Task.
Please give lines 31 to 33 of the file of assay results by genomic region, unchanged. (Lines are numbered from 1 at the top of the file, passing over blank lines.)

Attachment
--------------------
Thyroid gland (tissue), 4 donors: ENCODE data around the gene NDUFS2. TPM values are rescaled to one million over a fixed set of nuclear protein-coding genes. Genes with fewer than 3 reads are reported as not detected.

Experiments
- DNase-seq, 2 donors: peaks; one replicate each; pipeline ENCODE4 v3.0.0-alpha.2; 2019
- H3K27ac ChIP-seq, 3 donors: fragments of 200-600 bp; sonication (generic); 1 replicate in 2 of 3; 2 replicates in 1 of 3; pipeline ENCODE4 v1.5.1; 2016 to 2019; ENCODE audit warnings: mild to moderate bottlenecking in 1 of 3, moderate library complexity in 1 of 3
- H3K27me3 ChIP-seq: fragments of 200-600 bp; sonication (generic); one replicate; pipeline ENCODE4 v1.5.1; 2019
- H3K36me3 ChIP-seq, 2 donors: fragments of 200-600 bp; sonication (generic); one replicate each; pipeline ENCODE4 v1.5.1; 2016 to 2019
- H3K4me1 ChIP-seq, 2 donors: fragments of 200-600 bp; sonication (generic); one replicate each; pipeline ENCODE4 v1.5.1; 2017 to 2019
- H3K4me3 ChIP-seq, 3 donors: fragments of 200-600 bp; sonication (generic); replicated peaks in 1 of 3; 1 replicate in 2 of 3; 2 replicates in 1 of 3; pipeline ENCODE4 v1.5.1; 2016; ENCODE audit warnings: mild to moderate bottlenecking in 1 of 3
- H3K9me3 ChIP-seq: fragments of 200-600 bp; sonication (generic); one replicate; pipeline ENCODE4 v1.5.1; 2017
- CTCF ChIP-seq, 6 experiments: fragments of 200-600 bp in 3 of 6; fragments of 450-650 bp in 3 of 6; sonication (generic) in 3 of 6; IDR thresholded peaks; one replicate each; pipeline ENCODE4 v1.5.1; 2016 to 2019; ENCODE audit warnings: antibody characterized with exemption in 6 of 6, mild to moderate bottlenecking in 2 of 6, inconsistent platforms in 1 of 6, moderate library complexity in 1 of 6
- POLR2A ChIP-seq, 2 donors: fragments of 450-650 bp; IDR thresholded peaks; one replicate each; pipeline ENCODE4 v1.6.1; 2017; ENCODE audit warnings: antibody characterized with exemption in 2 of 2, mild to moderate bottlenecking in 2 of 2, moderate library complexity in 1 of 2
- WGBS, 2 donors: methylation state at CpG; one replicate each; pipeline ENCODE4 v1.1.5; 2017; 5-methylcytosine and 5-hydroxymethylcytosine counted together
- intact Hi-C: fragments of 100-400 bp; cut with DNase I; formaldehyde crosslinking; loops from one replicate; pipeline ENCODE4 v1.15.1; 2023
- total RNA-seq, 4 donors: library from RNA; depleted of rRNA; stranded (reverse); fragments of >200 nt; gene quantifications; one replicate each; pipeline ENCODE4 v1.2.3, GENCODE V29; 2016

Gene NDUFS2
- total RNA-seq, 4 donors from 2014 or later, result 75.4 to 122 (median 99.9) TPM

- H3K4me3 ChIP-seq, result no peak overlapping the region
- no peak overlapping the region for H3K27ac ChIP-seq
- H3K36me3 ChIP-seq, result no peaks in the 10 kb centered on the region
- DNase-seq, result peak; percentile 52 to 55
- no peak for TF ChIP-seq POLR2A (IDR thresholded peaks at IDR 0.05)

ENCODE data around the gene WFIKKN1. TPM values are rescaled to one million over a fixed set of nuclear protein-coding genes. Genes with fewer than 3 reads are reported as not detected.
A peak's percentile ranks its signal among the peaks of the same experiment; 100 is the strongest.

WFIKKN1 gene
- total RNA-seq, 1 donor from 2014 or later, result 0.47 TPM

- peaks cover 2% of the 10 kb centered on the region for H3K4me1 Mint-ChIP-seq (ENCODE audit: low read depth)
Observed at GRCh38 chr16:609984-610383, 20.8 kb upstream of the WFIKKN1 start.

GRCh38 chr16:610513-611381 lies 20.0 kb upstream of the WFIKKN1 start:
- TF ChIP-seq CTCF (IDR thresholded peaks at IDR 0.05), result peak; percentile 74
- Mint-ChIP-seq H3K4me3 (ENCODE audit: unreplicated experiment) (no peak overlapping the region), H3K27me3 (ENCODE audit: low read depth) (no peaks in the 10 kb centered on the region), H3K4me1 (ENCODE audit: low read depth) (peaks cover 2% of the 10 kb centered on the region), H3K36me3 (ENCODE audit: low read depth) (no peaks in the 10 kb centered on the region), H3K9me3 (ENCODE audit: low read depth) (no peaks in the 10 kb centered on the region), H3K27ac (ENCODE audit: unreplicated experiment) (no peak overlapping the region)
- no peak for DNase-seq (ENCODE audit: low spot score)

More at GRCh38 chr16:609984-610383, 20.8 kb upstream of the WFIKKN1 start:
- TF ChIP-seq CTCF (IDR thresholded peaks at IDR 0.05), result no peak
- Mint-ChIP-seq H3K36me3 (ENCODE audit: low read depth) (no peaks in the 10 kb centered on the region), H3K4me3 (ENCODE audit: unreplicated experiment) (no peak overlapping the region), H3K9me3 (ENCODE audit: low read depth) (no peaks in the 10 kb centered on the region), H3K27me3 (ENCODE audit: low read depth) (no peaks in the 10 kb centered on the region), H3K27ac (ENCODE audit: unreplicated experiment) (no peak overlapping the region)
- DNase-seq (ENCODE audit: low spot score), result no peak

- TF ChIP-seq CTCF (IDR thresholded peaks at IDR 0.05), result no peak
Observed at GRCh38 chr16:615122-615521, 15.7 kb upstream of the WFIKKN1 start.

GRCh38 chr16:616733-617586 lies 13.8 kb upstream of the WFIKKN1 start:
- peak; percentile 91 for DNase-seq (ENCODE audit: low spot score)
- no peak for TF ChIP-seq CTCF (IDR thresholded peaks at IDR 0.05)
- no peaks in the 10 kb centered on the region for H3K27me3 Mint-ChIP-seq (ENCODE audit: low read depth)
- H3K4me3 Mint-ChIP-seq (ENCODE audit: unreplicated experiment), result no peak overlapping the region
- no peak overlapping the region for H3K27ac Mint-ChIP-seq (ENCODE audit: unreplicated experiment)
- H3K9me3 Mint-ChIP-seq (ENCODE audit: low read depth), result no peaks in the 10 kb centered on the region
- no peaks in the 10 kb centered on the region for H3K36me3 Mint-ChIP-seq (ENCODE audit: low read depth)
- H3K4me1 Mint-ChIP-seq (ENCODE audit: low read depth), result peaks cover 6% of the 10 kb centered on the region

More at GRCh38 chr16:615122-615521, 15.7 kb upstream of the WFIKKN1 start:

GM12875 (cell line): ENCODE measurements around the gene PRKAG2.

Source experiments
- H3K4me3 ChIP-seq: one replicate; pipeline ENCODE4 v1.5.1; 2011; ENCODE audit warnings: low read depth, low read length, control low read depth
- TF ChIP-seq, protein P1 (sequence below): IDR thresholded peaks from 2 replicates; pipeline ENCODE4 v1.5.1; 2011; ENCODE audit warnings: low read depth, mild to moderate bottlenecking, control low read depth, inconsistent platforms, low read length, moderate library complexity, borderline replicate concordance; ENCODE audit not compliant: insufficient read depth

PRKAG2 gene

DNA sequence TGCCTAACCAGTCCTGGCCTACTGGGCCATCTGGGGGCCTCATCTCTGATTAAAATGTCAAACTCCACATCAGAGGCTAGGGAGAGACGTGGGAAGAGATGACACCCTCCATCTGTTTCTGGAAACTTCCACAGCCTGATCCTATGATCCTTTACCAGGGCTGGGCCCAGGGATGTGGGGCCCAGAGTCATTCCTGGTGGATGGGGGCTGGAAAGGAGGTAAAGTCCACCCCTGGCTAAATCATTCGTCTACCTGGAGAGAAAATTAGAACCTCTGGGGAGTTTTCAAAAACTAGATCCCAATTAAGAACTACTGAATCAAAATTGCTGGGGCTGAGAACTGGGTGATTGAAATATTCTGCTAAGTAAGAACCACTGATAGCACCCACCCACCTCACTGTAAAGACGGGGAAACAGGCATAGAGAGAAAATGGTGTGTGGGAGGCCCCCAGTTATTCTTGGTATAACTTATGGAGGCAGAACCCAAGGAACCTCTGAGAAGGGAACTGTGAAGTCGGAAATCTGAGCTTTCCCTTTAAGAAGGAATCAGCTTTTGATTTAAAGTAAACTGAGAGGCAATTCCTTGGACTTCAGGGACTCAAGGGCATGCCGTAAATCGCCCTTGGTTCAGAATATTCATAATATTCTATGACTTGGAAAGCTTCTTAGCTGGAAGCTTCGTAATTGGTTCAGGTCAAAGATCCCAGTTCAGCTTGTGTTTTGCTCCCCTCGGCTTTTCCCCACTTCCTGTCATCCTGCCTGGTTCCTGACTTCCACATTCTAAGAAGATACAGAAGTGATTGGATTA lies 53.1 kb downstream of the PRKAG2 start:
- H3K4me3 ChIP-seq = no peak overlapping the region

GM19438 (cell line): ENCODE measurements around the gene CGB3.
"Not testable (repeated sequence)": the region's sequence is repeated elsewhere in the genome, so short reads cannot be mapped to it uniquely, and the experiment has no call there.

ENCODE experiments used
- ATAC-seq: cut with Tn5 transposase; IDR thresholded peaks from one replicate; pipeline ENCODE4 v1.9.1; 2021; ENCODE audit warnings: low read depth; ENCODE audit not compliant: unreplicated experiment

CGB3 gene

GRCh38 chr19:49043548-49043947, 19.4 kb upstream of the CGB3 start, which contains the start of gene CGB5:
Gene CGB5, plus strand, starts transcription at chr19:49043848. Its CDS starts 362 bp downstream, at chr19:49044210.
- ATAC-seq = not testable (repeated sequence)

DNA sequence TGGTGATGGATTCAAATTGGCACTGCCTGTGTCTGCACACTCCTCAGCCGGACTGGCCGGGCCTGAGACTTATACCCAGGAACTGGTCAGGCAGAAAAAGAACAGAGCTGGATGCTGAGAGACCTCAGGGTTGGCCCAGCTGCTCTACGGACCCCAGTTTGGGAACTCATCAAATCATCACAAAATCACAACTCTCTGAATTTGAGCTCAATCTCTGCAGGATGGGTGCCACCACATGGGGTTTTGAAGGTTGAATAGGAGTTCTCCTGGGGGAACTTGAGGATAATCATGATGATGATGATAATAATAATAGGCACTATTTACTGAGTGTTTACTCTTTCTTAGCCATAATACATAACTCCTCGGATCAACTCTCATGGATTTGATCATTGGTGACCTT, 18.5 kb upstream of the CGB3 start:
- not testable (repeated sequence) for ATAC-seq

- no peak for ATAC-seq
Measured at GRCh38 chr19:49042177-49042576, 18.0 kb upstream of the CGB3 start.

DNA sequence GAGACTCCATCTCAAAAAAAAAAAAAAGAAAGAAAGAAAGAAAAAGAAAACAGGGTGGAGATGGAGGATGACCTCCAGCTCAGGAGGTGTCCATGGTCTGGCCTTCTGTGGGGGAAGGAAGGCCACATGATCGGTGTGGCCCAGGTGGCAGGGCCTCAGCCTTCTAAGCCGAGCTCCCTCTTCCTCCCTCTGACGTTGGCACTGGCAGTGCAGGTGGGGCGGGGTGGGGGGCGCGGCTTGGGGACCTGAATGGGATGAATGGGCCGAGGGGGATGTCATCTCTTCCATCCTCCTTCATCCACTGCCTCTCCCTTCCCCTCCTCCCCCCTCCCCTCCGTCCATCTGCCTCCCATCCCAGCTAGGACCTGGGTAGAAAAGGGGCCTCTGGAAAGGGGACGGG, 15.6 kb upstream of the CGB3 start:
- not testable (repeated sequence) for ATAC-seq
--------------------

- no peak for DNase-seq (ENCODE audit: low spot score)

More at GRCh38 chr16:609984-610383, 20.8 kb upstream of the WFIKKN1 start:
- TF ChIP-seq CTCF (IDR thresholded peaks at IDR 0.05), result no peak